Eating: No need for a picnic when all the hip Madison Valley restaurants await you. Try Mexican tapas at Cactus, Irish fare at McGilvra’s, the sweet treats at the Madison Valley Bakery (closes 6 p.m.) or ice cream farther up the main street near Mad Pizza.
Playing: One of Seattle’s best children’s playgrounds is right behind the beach, plus tennis courts.
Facilities: A small restroom offers a changing area but no shower. There’s also a lifeguard, and a floating pontoon and diving board for showing off your stunts (swim test necessary).
Lake Washington (Newcastle Beach Park)
4400 Lake Washington Blvd. S.E., Bellevue
Of Lake Washington beaches, this is a particularly warm one in the late afternoons if you want to work on your tan. A 300-foot dock is great for jumping off (swim test necessary), and a shallow area is roped off for kids’ safety. Plenty of sand and a playground make for a fun day.
Getting there: From the south, turn off I-5 onto state Route 405, then take Exit 9 (112th Avenue Southeast). Turn west toward Lake Washington, then right onto Lake Washington Blvd.
Timing: Afternoon is the warmest time for this west-facing beach, though on a very hot day the water gets a bit soupy and the parking stretches way up the hill. Closes at dusk.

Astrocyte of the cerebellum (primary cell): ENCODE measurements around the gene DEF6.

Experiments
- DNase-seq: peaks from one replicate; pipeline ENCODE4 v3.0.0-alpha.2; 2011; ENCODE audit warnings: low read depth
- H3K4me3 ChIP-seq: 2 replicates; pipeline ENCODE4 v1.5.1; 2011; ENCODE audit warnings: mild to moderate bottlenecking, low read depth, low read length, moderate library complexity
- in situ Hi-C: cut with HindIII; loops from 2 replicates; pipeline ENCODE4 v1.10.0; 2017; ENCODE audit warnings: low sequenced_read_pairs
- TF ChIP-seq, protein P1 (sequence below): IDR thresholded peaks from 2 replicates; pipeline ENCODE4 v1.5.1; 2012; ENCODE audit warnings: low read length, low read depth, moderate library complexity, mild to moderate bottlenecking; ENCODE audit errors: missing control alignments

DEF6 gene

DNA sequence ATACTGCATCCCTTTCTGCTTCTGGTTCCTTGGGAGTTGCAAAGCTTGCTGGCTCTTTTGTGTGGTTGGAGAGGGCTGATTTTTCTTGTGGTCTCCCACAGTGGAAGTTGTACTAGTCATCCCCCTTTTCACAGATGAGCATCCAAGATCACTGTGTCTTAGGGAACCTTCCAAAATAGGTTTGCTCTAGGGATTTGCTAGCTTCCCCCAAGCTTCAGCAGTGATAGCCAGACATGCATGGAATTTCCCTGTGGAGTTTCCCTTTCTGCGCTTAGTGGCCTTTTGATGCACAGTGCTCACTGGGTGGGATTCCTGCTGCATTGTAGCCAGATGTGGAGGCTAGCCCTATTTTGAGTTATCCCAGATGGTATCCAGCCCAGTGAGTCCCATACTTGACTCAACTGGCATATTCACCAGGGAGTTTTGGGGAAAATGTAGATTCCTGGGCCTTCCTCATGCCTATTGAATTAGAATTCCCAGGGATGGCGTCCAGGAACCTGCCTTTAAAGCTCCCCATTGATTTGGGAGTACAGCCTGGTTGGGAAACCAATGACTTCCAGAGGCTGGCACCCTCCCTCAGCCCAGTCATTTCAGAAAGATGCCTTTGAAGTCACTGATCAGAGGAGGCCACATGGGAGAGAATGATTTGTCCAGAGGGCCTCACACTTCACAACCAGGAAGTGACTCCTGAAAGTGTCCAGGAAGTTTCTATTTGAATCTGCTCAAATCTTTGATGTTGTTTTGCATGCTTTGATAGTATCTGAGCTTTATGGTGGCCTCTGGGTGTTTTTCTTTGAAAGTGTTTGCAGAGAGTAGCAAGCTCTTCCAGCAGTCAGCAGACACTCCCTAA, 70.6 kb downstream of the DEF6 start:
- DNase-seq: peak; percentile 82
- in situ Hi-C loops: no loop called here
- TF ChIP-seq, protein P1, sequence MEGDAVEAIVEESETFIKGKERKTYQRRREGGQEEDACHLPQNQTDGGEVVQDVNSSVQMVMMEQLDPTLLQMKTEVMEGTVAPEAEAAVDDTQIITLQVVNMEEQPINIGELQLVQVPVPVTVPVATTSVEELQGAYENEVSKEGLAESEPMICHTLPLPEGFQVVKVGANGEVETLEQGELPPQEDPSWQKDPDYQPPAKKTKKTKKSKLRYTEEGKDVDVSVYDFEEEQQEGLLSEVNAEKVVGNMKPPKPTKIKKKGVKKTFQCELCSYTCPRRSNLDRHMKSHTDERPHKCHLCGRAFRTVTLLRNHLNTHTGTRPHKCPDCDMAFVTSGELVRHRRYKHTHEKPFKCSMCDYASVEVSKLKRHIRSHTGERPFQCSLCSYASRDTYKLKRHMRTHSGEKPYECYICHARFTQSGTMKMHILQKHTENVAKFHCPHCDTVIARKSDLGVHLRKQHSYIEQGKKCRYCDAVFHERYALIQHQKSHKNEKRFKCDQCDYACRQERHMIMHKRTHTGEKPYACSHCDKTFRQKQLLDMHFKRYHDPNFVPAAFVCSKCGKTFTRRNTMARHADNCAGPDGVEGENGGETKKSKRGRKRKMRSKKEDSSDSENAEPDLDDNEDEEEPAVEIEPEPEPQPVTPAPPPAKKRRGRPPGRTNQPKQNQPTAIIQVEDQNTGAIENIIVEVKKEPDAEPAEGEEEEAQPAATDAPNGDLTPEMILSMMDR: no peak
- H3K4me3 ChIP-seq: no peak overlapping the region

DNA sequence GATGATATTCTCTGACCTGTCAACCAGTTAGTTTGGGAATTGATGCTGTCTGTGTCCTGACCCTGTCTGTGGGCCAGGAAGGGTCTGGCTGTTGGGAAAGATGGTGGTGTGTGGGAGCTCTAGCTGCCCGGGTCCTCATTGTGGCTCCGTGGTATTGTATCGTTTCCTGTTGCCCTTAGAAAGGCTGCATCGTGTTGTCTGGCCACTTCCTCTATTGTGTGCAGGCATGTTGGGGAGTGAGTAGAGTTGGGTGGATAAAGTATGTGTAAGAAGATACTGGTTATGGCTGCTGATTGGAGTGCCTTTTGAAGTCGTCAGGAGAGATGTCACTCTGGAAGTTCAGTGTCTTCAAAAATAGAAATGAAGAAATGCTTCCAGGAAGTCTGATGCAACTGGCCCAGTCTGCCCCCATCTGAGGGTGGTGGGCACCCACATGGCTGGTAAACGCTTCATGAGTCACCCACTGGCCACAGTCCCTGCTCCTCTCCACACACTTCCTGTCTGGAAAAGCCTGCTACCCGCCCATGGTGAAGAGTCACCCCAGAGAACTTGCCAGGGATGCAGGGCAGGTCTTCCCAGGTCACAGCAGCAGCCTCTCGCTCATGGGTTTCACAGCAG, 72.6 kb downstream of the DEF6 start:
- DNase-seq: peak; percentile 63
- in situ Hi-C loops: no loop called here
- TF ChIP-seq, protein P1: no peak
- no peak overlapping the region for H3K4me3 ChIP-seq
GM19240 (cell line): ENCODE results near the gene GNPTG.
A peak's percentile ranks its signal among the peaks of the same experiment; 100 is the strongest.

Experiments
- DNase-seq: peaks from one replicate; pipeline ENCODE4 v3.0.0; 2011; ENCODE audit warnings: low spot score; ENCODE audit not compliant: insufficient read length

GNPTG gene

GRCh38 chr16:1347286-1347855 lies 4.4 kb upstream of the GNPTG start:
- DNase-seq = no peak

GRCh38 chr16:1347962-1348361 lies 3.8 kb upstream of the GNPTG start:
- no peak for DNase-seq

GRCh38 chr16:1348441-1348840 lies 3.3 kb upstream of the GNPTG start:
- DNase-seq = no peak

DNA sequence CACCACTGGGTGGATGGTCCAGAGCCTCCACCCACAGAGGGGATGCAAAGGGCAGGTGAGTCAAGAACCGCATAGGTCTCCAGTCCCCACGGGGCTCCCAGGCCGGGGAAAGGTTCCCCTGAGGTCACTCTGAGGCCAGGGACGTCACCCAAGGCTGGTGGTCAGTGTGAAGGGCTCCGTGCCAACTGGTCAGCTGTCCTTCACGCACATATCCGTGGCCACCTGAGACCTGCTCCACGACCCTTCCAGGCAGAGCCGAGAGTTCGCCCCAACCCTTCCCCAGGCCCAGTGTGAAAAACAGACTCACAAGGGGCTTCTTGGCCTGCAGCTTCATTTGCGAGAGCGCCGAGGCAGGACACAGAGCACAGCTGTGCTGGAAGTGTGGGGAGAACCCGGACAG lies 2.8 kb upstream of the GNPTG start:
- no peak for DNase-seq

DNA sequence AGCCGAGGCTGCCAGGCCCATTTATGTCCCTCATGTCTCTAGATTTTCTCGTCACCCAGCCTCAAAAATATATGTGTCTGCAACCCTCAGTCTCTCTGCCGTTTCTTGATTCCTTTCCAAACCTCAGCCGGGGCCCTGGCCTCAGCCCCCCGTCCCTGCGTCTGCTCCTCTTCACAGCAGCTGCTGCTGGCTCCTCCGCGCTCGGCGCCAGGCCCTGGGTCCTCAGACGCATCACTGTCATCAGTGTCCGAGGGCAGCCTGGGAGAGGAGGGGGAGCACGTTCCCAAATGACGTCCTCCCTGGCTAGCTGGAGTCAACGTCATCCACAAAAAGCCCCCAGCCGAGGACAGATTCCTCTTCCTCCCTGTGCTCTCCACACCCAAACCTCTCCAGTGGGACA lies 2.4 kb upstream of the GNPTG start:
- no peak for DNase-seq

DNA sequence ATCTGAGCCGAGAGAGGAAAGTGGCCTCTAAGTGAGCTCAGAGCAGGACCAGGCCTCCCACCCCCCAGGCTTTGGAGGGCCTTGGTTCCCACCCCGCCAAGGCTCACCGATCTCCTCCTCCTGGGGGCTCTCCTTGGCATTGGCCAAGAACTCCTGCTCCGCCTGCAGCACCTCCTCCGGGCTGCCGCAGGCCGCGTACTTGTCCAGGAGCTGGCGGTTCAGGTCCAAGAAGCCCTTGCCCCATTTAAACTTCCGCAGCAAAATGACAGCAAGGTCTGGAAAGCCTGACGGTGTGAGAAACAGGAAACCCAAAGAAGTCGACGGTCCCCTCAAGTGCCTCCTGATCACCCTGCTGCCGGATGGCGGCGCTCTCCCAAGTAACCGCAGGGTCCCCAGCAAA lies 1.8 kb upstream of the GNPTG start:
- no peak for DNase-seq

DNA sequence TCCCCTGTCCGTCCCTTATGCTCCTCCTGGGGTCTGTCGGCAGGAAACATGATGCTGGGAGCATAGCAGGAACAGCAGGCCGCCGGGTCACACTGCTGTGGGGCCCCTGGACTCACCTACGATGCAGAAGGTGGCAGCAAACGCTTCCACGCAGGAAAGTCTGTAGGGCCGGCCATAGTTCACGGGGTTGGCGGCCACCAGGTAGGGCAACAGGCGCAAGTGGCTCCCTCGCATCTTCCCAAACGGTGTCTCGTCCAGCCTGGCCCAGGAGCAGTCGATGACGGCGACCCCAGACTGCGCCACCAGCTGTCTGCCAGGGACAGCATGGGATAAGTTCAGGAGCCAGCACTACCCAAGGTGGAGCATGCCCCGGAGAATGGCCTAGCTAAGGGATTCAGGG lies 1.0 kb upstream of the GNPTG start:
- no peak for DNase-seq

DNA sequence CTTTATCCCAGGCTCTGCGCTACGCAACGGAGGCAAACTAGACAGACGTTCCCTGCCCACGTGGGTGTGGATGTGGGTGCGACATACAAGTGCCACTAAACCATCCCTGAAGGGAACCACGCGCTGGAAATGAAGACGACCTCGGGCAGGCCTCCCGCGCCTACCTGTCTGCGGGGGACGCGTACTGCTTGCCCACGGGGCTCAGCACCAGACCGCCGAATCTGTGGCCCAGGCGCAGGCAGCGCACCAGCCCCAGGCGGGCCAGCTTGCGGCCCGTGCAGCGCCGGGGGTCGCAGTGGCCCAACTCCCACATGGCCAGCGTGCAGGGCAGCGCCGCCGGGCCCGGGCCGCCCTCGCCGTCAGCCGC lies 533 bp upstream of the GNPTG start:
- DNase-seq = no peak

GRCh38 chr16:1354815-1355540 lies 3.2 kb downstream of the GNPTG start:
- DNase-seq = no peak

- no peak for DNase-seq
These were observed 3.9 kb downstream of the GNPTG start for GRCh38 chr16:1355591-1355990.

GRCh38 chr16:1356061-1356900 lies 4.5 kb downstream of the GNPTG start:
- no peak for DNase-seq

Eating: Bring your own, though in late August you can wander back up the road to pick wild blackberries.
Playing: The playground is big and good for small children.
Facilities: The restrooms are large and fairly clean. There are picnic tables and lifeguards.
Quarry Pool, Tenino
City Park, 100 Howard St. N, Tenino
A waterfall dripping down a towering, ferny wall … fresh water in a dark pool as deep as the forest is high … a sleepy Wild West town. That would be the Quarry Pool in Tenino, beloved by those in the know as one of the coolest (literally) dips around.
Set in an out-of-use stone quarry just east of Tenino, the spring-fed swimming hole is managed by the city and surrounded by lightly forested park. The shallow three-feet kiddies’ pool is chlorinated, but the large one that stretches up to 100 feet deep below those high stone walls is as fresh and cold as they come, just waiting for you to back-flip off the diving boards.
Getting there: From I-5 south take Exit 102, turning left onto Trosper Road. Turn right onto Capitol Boulevard, straight onto Old Highway 99. At Tenino turn right onto East Sussex Street, left on Olympia Street and cross into City Park.
Timing: Noon-7 p.m. weekends.
Eating: You can picnic, but Tenino also has dining from El Puerto Mexican to 1950s-style diner Scotty B’s. Aunt Kate’s Chocolates serves up cool ice-creams and thick milkshakes, and the Old 99 Espresso and Diner does reasonable coffee and sweet cinnamon rolls. All are along Sussex Street, the town’s main drag. If you’re there on a Saturday you can shop the farmers market from 10 a.m.-3 p.m. at Tenino Elementary.
Playing: The park also offers play equipment (including a huge dome), enormous leftover stone blocks for exploring, sports fields, hiking, fire rings, shelters and camping. A bike trail to Yelm begins in the park, going past the Monarch Sculpture Garden.